The Southern Illinois University Edwardsville MBA with a Business Analytics Specialization online program includes a course in Customer Relationship Management (CRM). It introduces students to the concepts, methods and applications of CRM, developing their understanding of the theoretical underpinnings and practical considerations of customer relationship management. The course provides an excellent foundation in CRM, one of the fastest-growing business functions in corporations worldwide.
What Is CRM?
CRM is the practice of managing a company's relationships and interactions with prospects and customers. It is used to develop these relationships to win business and improve sales throughout the customer lifecycle. It helps to identify sales and marketing opportunities, manage marketing campaigns, keep track of service issues and centralize all customer data.
CRM software systems provide a broad view of customer and prospect activity; everything is visible through dashboards that describe individual customer "journeys" with your company, including orders, feedback and service communications. Such systems are necessary because customer journeys have become increasingly complex. Customers now hop between websites, social media and offline platforms, while also receiving information through traditional channels like television, radio and print.
The Online Marketing Institute reports that the average number of touchpoints leading up to a sale can exceed 13. A single interaction like a billing dispute can occur across multiple touchpoints, from the phone to an online chat, and poor experiences have become more common with channel complexity.
Consider the Opportunity
Businesses in every industry are prioritizing customer satisfaction and placing their bets on cloud-based and mobile CRM solutions to drive customer data-driven strategies.
- By 2021, CRM will be the single largest area of spending in enterprise software, according to Gartner.
- Today 91% of companies with more than 11 employees use CRM software, according to BuyerZone.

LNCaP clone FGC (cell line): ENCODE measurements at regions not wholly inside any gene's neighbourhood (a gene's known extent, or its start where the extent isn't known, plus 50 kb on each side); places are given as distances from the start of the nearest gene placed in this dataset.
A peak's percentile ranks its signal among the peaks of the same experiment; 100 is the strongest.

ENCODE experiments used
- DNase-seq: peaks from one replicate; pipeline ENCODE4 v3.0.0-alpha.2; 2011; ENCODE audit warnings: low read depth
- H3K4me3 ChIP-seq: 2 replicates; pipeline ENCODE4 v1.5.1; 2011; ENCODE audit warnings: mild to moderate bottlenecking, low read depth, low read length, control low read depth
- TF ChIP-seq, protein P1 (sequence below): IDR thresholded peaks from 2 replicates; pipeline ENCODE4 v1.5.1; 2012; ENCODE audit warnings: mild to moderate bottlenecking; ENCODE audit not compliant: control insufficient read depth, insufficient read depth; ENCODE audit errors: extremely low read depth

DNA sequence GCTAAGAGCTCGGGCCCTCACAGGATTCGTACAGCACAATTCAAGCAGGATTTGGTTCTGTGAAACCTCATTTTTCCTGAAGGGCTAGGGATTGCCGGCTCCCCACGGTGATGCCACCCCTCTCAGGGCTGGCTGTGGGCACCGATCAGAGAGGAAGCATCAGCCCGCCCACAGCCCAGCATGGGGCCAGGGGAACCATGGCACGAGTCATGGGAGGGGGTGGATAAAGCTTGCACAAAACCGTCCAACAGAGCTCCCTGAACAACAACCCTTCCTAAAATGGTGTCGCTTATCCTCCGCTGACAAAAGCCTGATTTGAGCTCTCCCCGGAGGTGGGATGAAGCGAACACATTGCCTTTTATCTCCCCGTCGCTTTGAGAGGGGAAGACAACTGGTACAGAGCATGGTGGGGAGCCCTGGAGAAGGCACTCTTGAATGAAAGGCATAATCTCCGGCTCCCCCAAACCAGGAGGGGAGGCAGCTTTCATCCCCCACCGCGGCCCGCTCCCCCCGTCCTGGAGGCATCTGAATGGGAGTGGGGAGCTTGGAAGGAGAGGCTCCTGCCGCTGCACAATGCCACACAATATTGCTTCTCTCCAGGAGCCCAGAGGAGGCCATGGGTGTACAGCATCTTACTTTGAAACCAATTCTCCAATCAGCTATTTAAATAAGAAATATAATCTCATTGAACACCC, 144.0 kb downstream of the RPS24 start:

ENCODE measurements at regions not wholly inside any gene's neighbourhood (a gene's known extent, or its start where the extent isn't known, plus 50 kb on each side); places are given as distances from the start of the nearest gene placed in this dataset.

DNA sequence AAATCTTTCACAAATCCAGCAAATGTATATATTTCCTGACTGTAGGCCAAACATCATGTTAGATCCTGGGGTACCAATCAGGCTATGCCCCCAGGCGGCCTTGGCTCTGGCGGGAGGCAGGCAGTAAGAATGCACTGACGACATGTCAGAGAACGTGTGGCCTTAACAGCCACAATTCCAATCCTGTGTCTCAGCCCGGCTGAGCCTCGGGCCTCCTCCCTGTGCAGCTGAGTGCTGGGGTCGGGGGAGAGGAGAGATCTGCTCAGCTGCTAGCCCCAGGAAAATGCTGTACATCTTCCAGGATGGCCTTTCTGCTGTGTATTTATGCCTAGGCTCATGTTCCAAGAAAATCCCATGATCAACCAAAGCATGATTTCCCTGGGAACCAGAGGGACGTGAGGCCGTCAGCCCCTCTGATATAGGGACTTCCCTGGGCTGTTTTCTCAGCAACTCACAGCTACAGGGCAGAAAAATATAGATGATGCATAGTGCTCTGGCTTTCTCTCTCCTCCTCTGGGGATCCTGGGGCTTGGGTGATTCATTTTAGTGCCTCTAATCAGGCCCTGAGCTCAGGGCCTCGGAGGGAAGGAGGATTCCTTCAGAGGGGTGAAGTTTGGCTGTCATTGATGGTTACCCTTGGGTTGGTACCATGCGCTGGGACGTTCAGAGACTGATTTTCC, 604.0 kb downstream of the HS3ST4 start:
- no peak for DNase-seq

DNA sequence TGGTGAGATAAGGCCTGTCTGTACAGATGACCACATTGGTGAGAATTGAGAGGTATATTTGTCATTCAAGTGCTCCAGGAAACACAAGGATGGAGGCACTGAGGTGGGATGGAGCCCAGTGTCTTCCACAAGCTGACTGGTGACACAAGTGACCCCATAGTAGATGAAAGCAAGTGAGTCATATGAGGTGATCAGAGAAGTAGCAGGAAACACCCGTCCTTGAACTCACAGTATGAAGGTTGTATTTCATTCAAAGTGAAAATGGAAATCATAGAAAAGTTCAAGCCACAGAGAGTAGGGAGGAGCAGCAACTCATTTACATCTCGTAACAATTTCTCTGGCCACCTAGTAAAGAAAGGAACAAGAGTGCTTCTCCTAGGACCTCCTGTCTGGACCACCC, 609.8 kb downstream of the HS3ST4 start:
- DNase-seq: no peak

- A Mobile Marketer study projected 11% growth for the global mobile CRM market to $15 billion worldwide in 2019, as businesses seek to connect with their customers through their mobile devices.
- According to Salesforce, CRM applications have a proven track record of increasing lead conversion by up to 30% and sales by up to 30%.
Consider the following CRM roles.
The Chief Customer Officer
The role of Chief Customer Officer is relatively new; the first CCO was installed about 20 years ago when Jack Chambers presided over customer service and retention for Texas New Mexico Power in 1999. The CCO is a C-suite executive who provides "the comprehensive and authoritative view of the customer and creates corporate and customer strategy at the highest levels of the company to maximize customer acquisition, retention, and profitability," as defined by the Chief Customer Council.
The CCO is the final authority on the customer experience. This role is responsible for driving customer strategies, generating profitable customer behaviors, raising customer satisfaction and retention, resolving chronic problems, and creating competitive advantages. The CCO is aligned to revenue and is accountable for metrics including the gross retention number (the percentage of revenue preserved or renewed year over year) and net retention number (includes expansions of existing clients, such as upsells and cross-sells).
A sales manager oversees the activities of the sales team and works with executives to ensure execution on larger business goals. This role uses CRM to track individual and team performance by productivity and revenue. CRM systems enable the sales manager to monitor and provide help for performance improvement, access data for goal-setting analytics, and update accounts and individual contracts.
This role tracks and improves the quality and quantity of leads gained from marketing campaigns and drives customer engagements through the lifecycle. The marketing manager uses CRM to refine marketing funnel strategies, oversee quality marketing automation, identify customers and contacts for marketing opportunities, and uncover the components of lead quality.
The CRM administrator "owns" the CRM software in an organization and knows how to manipulate it to meet customized business requirements. The person in this role also trains others on the software, develops workflows and builds custom sets for special use cases.
CRM software skills are crucial for early- and mid-career CRM professionals. As your career moves forward, your roles will likely combine management and interpersonal skills with your CRM expertise to connect business capabilities with the needs of customers.
Learn more about SIUE's online MBA program with a Business Analytics Specialization.
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